Making Your Travels More Accessible

It's true. Traveling with a disability is challenging. Many parts of the world were unfortunately built primarily for people without disabilities with no second thought to those who have trouble getting around. For example, while on our recent trip to Europe, my step-dad Tim, who uses a cane to get around, tried his best to avoid the countless cobblestoned streets and struggled with the long, narrow staircases in many bed and breakfasts.
 

However, despite inconvenient sidewalks and steps up to old buildings, Tim found his trip much more accessible than he was expecting. That's because, to quote Bob Dylan, "times they are a changing," and the world's view toward accessibility is changing with it. To put it in a more simply, travel is becoming more inclusive to everyone who has the desire. Destinations are finally acknowledging that people of every age and ability, no matter what their physical or mental hurdles are, deserve to get out of their homes and experience new places.Dr-Who-Experience_Handicap-Accessible-Travel.jpeg 
 
That said, it is still nerve-racking to go to another city, never mind another country, when you're dealing with a disease like multiple sclerosis. Will the sidewalks be wide enough and have ramps to the streets? Will I be able to find affordable lodging that is handicap accessible?
 
Take a deep breath. Where there is a will, there is a way. Here are my best tips for making sure your trip is as easy as possible:
  1. First of all, determine how accessible you want your trip to be. Do you need to travel with your wheelchair at all times, or are you able to walk with a cane? For Tim, while he used a wheelchair to get around the airport and museums, he was able to use his cane to get onto public transportation and walk shorter distances. If he had needed a wheelchair for the duration of the trip, we would have booked different hotels, alternative ways to get around many of the cities - like handicap accessible taxis - and possibly decided to switch a couple of our destinations. That leads me to my next point...
  2. Design an inclusive trip. Once you have determined how accessible your vacation should be, do your research and find a spot that meets your requirements. For example, a cruise might be perfect for someone who wants to visit multiple destinations without having to book a bunch of different hotels and drive around winding, unfamiliar roads. Or, check out a tool like www.axsmap.comCreated by a man living with MS, the website and app helps locals and travelers find handicap accessible spots in their areas. Based on user generated content and feedback, most of the tips are currently for cities scattered around the USA. However, the database is constantly expanding! If you are thinking about a trip in the U.S., the app is worth checking out. Also, consider giving input for your city or for cities you have visited to help others in similar situations.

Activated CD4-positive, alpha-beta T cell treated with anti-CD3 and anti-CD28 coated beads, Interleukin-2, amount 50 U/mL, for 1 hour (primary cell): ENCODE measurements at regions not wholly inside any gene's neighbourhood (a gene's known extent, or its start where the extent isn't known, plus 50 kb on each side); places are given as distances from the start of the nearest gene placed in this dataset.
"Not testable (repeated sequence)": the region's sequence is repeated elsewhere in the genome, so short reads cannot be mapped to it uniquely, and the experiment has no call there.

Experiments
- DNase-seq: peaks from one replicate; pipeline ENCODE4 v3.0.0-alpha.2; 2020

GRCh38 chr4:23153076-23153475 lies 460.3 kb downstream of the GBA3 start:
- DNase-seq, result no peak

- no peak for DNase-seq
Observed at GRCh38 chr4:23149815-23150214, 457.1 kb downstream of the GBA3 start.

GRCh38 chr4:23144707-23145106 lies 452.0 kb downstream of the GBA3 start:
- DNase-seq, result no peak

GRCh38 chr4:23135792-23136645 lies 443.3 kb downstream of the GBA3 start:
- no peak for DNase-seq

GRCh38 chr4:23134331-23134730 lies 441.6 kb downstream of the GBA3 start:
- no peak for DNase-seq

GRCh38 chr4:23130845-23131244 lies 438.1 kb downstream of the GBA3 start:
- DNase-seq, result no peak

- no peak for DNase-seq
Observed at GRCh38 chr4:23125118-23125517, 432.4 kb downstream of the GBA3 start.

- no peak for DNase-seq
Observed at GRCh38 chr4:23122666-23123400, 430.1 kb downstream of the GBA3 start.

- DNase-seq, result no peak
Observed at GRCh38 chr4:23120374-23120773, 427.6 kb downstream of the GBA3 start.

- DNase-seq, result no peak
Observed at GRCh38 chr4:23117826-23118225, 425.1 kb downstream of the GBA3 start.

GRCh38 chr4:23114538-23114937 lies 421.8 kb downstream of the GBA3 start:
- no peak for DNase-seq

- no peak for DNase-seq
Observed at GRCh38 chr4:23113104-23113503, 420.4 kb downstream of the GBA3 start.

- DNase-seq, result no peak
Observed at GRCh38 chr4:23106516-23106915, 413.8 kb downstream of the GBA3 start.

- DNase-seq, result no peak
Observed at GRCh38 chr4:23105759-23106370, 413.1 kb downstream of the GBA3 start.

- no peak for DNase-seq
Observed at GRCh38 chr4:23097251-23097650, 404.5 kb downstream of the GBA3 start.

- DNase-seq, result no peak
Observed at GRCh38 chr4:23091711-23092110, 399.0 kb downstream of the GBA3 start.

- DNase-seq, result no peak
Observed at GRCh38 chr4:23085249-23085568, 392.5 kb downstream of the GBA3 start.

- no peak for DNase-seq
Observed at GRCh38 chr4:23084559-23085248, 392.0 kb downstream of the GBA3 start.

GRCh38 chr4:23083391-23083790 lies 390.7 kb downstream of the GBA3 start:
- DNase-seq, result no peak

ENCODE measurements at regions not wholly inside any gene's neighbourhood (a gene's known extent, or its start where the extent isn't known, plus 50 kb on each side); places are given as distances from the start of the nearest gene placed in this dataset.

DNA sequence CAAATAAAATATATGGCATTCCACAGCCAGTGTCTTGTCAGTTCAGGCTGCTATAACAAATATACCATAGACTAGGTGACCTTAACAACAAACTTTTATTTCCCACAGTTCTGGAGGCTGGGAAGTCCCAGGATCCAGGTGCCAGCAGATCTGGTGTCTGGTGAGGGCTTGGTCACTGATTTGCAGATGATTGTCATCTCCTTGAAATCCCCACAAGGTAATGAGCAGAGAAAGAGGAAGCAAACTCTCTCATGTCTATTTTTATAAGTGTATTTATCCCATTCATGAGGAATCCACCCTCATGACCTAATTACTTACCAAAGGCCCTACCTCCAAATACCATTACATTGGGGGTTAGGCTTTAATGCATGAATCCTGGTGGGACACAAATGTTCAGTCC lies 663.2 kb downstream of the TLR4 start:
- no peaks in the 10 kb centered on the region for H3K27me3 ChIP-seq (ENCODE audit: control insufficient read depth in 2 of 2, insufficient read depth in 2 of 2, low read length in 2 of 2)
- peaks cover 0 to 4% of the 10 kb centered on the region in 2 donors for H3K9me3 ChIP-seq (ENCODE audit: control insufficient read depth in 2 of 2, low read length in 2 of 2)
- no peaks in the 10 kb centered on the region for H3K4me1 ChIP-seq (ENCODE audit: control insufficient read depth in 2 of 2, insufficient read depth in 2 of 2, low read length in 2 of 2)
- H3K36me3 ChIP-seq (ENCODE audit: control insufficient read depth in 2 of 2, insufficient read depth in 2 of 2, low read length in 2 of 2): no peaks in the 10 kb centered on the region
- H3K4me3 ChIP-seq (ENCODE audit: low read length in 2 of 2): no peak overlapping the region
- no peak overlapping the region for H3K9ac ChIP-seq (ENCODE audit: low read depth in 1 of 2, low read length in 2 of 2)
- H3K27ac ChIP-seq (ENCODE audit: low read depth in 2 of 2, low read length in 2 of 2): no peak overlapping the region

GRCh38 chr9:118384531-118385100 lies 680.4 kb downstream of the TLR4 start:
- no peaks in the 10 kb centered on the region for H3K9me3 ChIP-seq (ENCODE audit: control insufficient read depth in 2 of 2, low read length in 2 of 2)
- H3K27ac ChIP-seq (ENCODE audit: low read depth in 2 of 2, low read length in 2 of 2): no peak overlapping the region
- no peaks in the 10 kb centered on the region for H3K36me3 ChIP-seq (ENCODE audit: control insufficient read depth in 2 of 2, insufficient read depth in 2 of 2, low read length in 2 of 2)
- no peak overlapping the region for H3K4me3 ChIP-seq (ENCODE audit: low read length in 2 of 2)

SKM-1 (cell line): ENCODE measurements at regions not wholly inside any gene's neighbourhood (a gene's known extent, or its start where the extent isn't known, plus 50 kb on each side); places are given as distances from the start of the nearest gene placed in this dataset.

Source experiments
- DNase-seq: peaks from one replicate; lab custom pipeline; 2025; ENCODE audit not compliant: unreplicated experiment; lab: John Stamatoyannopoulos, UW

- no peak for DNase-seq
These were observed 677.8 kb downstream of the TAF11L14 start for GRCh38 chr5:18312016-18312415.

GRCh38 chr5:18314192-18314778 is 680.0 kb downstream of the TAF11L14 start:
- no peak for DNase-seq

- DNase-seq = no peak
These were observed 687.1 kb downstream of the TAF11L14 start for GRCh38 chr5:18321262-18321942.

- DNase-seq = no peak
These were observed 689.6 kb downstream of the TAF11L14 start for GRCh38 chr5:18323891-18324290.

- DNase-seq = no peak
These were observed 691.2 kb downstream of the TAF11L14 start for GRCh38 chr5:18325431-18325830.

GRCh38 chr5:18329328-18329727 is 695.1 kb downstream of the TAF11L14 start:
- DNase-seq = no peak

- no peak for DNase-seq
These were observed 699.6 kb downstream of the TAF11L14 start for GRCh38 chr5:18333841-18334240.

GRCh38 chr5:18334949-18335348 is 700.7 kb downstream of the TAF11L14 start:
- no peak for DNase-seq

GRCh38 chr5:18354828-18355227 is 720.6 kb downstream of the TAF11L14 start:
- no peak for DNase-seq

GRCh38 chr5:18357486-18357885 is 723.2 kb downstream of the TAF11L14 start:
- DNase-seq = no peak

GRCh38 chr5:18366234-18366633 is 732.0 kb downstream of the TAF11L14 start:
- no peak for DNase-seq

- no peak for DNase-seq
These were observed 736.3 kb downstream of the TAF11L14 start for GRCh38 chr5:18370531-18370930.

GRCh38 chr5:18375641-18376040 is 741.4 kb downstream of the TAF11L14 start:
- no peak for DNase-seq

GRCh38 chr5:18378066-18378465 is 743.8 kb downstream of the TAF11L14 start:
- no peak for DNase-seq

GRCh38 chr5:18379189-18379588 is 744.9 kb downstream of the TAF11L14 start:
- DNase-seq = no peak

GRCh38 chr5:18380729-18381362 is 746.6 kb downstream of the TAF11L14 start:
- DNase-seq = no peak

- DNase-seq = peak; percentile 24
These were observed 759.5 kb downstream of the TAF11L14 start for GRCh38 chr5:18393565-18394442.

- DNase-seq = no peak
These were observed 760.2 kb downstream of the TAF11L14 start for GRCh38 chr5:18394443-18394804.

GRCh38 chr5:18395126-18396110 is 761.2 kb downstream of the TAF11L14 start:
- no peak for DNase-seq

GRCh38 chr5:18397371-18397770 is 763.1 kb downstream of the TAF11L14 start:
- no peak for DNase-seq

3. Pick up the phone! To make sure you are packing up for your dream vacation, it's a good idea to call the hotels you’re interested in before you book to ask questions about accessibility. Is there a ground floor room or functioning elevators? Are there any steps up to the building? Is there public transportation nearby? If you're driving, is there a parking lot on location? Placing a phone call to any attractions you would like to visit is a good idea as well. This should lead to fewer surprises once you arrive!
  4. If planning an accessible trip sounds like a pain, there is another option: Use a company that arranges your vacation for you. Over the past decade, travel agencies have been popping up that specialize in inclusive travel. Many of these agencies, like Vancouver's www.travel-for-all.ca, will go above and beyond completing the initial research and booking your tickets for you. With support from their employees and colleagues around the world, they will also connect you with people (digitally, over the phone, or even in person) who can help throughout your trip, whether things are going smoothly or you hit a couple of bumps in the road.
Overall, it is important to remember that planning an accessible trip will take a little extra time and effort, and that's all right! Don’t let mobility challenges stop you from seeing the world. Dream big and start traveling!
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Calysta

Calysta Phalen

Calysta is a professional copywriter from Milwaukee, Wisconsin with a passion for travel. She has been an advocate for MS awareness since 2005 when her mom met her future step-dad, who was diagnosed with the disease in 2000.

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    2 Comments

  • John   Nov 5, 2017 9:34 AM
    I thought the article was interesting, well-written and full of great tips. I look forward to reading more from Calysta about her travels in the future.
  • Mary Thompson   Nov 17, 2017 6:06 PM
    My husband and I travel to Bavaria in Germany every year. Things have improved, but the older hotels and smaller inns just haven't changed. We love staying in the hotels attached to small breweries (my husband and I have been in the brewing business for 30 years.) These hotels usually have restaurants, too. However, two of our favorite hotels do not have elevators, and I have to climb a flight of stairs. My scooter waits patiently for me downstairs. Oh, and scooters and cobblestones are not a happy combination. It's always worth it, however!